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  • Tên sách : Buddhist Devotion & Meditation
  • Tác giả : Pe Maung Tin
  • Dịch giả :
  • Ngôn ngữ : Anh
  • Số trang : 89
  • Nhà xuất bản : London S.P.C.K
  • Năm xuất bản : 1964
  • Phân loại : Sách tiếng Anh-English
  • MCB : 1210000003580
  • OPAC :
  • Tóm tắt :

Buddhist Devotion & Meditation

An objective description and study


           When I know how a man prays, I am closer to understanding both him and the faith which he professes than ever before. I commend this small book by one who, himself a Christian, has been Professor of Pah at the University of Rangoon, and who has, I know, both respect and understanding for his Buddhist brethren. Even if the depths of the Christian masters of the prayer life are not to be found here, there is a latent nobility, which can only command admiration and affection for those who follow this path.

             Rangoon,                                                             Victor Rangoon

          March 1962


         The aim of this little book is to bring together representative passages from the early Pali texts and the later Pali and Burmese literature to show what thoughts pass through the mind of a Burman Buddhist when he worships the Three Gems. The passages chosen either are connected with the Buddha and his Saints or have reference to some memorable event in the life of the worshipper. All the forms of worship except those of chs. 8, 18, and 20 occur in the popular Burmese books of worship and Paritta, such as those published by the Hanthawaddy Press and the Sarpay Beikman Press, Rangoon.

          It is clear from the contents of this book that worship plays an important part in the religious life of the Burman Buddhist. The characteristic features of this worship may be noted. In the first eight chapters worship takes the form of pure devotion, where the worshipper is so absorbed in his devotions that he has no time to pray for anything. True worship involves the deliberate movement of the will towards, and the rapt contemplation of, the object of worship. One also pays homage to the Buddha by worshipping the main scenes of his life, his relics, and his marks of a Superman.

          In the remaining chapters worship is accompanied by prayer. By prayer one asks for a desired result either by dwelling on it mentally or by expressing it vocally. The desired result can be obtained when one has done a good deed commensurate with one’s prayer.

          The forms of worship with prayer include the Ratana Sutta which is recited as a charm to ward off danger; the effusion of loving kindness or mettã; and the solemn protestation of an act of truth.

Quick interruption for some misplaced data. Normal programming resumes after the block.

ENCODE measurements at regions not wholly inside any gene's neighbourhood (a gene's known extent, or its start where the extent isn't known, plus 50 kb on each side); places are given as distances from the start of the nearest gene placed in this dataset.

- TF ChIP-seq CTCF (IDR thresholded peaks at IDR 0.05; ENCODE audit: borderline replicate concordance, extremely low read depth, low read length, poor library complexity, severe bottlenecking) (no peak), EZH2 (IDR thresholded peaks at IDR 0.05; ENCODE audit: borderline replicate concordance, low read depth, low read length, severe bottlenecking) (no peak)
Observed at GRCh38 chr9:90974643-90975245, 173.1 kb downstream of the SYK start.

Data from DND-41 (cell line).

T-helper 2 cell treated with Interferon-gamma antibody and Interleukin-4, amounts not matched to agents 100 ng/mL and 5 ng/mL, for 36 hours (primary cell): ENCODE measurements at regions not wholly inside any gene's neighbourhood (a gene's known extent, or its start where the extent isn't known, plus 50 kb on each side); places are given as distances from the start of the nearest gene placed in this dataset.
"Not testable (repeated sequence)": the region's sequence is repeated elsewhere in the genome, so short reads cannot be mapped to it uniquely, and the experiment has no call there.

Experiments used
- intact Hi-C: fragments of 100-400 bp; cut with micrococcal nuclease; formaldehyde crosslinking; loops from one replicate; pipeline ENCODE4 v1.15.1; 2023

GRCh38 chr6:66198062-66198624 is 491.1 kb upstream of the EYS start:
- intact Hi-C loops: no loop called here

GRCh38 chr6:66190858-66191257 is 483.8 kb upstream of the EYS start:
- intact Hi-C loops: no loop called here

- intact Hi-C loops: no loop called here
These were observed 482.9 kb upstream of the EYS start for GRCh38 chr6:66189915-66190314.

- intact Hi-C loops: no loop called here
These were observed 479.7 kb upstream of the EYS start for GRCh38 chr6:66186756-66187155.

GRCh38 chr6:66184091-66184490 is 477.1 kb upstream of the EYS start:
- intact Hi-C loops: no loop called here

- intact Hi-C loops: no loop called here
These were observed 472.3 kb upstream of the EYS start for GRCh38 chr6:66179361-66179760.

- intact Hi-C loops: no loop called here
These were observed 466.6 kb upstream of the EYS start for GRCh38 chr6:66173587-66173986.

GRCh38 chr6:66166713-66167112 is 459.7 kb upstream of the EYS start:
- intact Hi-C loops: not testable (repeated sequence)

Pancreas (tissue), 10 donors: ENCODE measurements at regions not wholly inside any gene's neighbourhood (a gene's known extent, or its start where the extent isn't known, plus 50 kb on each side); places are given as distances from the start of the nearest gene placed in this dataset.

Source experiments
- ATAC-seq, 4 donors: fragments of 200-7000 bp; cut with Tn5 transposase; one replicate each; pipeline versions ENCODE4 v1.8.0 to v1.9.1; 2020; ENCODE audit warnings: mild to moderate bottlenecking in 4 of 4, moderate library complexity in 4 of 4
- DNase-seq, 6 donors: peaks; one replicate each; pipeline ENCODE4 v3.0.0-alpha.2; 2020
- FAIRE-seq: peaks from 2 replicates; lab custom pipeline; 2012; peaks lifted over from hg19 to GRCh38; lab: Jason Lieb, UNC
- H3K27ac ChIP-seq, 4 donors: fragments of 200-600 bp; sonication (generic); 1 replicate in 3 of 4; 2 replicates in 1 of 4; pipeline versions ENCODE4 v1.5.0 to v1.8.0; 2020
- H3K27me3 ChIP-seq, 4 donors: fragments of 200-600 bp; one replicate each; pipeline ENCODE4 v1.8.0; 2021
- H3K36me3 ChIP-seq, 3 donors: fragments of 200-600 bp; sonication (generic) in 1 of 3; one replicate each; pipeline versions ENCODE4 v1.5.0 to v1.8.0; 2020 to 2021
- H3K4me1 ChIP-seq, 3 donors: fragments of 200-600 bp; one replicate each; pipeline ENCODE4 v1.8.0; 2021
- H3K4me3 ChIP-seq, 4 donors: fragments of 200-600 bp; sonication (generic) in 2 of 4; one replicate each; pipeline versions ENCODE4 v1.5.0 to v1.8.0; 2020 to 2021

Then there are the offerings of flowers, etc., whereby merit is gained and often shared. The Buddha does not enjoy the things offered to the shrine but that does not prevent merit from accruing to the giver. Better than any material gift, however, is the spiritual gift of homage paid by a believer who has duly carried out the Buddha’s instructions. Thus we see the nobility of life which the good Buddhist sets before himself; his hopes and means of obtaining this; the rare beauty of much of this devotion; and, above all, the greatness and inspiring power of the Buddha himself.

         The Buddha does not claim to be God, or an incarnation of ‘ God. He does not regard himself as a saviour who will secure salvation for his followers by taking upon himself all their sins. He is just a guide and teacher who shows us the way by which the peace of Nirvana may be attained.

         In Part Two, I give a short account of the system of Buddhist meditation, since meditation is so closely related to devotion.

         My thanks are due to the Reverend T. O. Ling, Ph.D., for his kindness in reading the proofs and seeing the book through the Press.

            Rangoon,                                                                PE MAUNG TIN

        22 March 1962





Part One: Buddhist Devotion

  1. The Great Honour
  2. The Attributes of the Three Gems
  3. For Victory
  4. Buddha-homage
  5. The Marks of the Superman
  6. The Letters of the Alphabet
  7. The Seven Scenes, the Eight Scenes, and the Nine Scenes
  8. The Buddhist Creed
  9. The Common Prayer
  10. The Perfect Buddhas
  11. The Law
  12. The Special Qualities of the Buddha
  13. The Seven Buddhas
  14. The Discourse on the Gems
  15. An Act of Truth
  16. Offerings of Almsfood, Water, Oil-lamps, and Flowers
  17. Transference of Merit
  18. A King’s Prayer
  19. The Shwe Dagon Pagoda
  20. A Monk’s Treasury of Devotions

Part Two: Buddhist Meditation


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